Monday, 15 October 2018

Autism research really needs to study the prevalence and treatment of scurvy in autism

The results published by Melinda Saavedra and colleagues [1] describing another case report where scurvy was [eventually] diagnosed as appearing alongside autism represents yet another 'call to action' on this topic.

I've covered this issue quite a few times before on this blog (see here and see here and see here), and quite frankly it's reached the point where autism research really needs to step up and formally study the prevalence of scurvy in relation to autism. Indeed given the almost universal reports of medical science not initially recognising that scurvy can be no stranger to autism, the time has also come to "announce [to] the pediatrician and other professionals dedicated to primary health care about scurvy as a potential consequence of restrictive diets in children with autism spectrum disorders."

This time around the clinical focus was on a 4 year old boy who was brought to clinical attention as a result of "hip pain and refusal to walk, associated with petechiae and bruising of the lower limbs." The clues were all there that scurvy could be a cause of such symptoms, but it was only when it was revealed that the child had "selective feeding habit" that the penny seemed to finally drop. Indeed: "Levels of Vitamin C in blood were measured and without waiting for results he started treatment with 300 mg per day of ascorbic acid." Lo and behold, his vitamin C results were found to be low, and vitamin C supplementation eventually did the trick. Of vital importance, the pain associated with scurvy also showed improvement and he was discharged from clinical care with a maintenance dose of vitamin C and some nutritional advice.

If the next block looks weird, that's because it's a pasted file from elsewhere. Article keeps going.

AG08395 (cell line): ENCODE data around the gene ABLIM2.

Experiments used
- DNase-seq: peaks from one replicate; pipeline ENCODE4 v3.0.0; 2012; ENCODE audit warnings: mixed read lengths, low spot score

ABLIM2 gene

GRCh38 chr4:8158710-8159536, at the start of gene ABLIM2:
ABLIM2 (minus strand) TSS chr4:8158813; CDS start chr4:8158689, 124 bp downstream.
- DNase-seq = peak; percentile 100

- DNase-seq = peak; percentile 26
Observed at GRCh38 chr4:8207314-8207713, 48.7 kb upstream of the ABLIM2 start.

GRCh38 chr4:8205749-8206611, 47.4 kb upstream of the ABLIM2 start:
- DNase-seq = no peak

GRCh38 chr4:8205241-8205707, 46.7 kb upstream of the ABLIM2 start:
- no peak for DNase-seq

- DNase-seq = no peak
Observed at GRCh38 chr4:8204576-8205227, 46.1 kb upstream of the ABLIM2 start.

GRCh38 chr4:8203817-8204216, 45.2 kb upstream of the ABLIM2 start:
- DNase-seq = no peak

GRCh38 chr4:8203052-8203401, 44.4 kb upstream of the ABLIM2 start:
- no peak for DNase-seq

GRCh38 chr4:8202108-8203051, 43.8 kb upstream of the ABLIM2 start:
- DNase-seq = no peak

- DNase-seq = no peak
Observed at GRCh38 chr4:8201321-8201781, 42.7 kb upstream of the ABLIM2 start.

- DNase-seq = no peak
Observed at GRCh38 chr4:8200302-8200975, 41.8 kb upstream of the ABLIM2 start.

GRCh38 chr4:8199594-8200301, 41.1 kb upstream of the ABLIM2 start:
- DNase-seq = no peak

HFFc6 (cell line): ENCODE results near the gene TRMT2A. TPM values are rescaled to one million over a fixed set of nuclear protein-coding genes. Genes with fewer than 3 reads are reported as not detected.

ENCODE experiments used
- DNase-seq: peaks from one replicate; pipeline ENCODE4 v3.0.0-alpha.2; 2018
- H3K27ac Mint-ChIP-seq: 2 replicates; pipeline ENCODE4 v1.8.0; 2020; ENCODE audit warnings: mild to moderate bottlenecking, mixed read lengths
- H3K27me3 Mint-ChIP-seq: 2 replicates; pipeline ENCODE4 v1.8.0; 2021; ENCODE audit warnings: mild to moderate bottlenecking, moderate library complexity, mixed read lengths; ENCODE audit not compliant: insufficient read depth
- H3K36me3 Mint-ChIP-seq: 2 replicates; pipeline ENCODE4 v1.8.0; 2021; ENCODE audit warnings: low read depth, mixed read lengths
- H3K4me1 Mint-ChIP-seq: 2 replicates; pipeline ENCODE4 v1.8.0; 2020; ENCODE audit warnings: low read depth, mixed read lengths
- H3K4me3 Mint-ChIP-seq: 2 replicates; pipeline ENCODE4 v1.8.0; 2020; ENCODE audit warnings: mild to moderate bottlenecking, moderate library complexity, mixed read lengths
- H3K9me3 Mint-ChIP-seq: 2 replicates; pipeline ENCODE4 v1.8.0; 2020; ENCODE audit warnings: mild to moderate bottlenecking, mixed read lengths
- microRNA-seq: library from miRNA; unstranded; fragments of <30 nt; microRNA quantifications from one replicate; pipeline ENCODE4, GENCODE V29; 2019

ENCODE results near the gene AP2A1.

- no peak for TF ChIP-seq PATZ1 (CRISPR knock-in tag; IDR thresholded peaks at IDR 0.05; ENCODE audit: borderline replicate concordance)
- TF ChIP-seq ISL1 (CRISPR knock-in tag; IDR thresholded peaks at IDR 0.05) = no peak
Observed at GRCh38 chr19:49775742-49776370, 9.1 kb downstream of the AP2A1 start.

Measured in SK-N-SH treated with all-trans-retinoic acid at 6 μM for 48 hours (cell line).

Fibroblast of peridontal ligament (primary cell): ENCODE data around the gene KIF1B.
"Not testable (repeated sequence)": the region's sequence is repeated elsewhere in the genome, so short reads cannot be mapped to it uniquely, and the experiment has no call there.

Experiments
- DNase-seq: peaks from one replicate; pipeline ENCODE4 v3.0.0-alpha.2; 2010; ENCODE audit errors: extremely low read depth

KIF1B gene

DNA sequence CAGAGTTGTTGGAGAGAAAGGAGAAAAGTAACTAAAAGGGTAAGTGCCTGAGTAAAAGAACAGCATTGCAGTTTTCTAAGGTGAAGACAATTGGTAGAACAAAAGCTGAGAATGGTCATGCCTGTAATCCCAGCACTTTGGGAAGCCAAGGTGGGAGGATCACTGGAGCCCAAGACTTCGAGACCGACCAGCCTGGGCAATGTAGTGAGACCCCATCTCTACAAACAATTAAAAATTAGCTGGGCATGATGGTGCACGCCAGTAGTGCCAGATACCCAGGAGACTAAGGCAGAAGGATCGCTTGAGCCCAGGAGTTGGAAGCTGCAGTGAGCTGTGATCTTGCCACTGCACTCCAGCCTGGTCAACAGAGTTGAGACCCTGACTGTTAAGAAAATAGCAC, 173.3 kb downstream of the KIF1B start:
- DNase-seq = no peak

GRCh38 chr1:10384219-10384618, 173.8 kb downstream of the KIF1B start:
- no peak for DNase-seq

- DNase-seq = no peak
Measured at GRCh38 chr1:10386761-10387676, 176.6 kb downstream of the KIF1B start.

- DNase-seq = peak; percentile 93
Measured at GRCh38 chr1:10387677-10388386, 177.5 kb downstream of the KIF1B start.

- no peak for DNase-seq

'Selective feeding patterns', 'picky eating' or whatever you want to call it, is an issue that is not stranger to autism (see here). It's reasonable to assume that where such feeding issues continue into the longer-term, and dependent on what foods are consumed as part of such a restrictive pattern, there are likely to be biological consequences for the person concerned as a function of what nutritional inadequacies follow. Indeed, I daresay that such a pattern follows what is being noticed in connection with other food-related conditions in the longer term (see here). Set in this context, a lot more research and importantly, clinical practice, needs to focus on the hows-and-whys of such behaviours and their remediation. There is no longer any excuse for allowing diseases of the past such as scurvy and also others like rickets, to plague the children of today, vulnerable children of today, where healthy food in most parts of the world, is not in short supply.

Oh, and bear in mind that 'picky eating' might not be the only reason why scurvy might appear alongside autism [2]. We need lots more data.

And also, as I write this [3]...

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[1] Saavedra MJ. et al. Scurvy due to restrictive diet in a child with autism spectrum disorder: case report. Arch Argent Pediatr. 2018 Oct 1;116(5):e684-e687

[2] Hasan Al-Breiki S. et al. Scurvy as the tip of the iceberg. Journal of Dermatology & Dermatologic Surgery. 2014; 18: 46-48.

[3] Caldwell KJ. et al. Child With Autism and a Limp. Ann Emerg Med. 2018 Oct;72(4):493-495.

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